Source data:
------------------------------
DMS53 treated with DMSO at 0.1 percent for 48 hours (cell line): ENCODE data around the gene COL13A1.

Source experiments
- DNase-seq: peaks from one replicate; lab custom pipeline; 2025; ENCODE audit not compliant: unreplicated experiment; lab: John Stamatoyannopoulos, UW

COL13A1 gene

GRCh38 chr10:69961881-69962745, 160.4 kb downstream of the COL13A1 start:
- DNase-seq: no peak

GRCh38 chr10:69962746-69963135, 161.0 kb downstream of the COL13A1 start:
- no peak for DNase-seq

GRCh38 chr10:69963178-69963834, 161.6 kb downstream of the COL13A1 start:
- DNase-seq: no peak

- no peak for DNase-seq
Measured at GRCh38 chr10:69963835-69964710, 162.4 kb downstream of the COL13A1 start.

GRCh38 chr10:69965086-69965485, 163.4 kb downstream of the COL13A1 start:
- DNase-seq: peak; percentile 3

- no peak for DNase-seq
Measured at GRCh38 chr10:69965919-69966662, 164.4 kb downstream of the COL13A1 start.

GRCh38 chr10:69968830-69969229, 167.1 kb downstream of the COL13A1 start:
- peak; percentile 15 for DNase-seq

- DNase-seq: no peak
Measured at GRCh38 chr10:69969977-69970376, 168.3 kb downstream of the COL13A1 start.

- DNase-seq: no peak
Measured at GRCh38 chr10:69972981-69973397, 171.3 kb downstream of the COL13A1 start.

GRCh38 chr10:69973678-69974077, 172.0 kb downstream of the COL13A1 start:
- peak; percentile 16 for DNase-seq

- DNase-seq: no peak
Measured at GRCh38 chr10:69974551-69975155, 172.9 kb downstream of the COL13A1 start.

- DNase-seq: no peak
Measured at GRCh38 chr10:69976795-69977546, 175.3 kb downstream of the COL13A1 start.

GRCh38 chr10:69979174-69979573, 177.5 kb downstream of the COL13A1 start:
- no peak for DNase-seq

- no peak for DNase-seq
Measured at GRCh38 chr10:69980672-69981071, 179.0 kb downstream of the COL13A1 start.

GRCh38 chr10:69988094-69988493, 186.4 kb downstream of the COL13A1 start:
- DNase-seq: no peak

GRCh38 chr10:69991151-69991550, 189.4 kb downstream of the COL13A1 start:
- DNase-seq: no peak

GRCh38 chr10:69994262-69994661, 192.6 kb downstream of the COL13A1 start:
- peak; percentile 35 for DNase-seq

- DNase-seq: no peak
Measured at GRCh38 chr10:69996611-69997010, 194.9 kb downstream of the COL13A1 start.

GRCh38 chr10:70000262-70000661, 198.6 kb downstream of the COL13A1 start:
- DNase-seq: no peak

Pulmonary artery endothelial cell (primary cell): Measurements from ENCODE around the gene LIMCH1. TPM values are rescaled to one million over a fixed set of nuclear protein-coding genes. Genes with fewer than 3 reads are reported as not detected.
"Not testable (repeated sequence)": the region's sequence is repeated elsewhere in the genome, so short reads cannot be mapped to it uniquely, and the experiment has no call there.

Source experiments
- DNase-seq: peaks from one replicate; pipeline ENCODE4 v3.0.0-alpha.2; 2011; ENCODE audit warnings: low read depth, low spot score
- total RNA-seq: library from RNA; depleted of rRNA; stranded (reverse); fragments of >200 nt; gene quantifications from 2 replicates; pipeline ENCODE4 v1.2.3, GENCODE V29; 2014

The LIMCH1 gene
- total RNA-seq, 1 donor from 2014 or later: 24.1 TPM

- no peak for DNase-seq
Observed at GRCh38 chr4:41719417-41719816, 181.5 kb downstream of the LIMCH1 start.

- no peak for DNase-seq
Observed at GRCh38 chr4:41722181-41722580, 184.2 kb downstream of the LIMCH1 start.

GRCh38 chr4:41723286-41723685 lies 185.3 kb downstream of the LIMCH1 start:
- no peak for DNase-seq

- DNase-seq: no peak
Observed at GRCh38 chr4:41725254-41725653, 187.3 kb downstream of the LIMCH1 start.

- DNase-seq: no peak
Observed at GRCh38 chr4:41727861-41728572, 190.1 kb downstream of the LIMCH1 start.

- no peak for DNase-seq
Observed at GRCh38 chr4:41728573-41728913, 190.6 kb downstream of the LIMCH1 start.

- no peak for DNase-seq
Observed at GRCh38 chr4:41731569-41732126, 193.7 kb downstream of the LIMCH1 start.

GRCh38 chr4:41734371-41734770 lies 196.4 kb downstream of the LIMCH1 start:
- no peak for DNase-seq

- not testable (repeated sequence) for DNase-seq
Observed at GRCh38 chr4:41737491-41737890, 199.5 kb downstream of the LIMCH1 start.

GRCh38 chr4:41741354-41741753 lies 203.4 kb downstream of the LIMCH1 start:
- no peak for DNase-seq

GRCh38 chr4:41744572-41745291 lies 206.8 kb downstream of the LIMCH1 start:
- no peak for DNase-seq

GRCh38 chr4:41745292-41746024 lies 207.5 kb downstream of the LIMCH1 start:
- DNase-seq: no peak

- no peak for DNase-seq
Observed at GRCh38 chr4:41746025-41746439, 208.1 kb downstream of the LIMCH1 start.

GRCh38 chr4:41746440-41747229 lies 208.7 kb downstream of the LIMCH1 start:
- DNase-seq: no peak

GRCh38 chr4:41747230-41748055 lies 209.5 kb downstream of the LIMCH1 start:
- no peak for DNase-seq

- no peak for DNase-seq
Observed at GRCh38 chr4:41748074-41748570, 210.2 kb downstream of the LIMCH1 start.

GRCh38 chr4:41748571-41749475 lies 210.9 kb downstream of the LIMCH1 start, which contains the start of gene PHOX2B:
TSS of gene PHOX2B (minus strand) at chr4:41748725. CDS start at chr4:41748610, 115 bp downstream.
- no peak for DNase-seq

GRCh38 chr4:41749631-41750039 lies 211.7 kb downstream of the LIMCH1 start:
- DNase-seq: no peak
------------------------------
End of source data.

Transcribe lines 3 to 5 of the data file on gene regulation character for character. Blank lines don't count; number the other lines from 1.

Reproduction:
- DNase-seq: peaks from one replicate; lab custom pipeline; 2025; ENCODE audit not compliant: unreplicated experiment; lab: John Stamatoyannopoulos, UW

COL13A1 gene

GRCh38 chr10:69961881-69962745, 160.4 kb downstream of the COL13A1 start: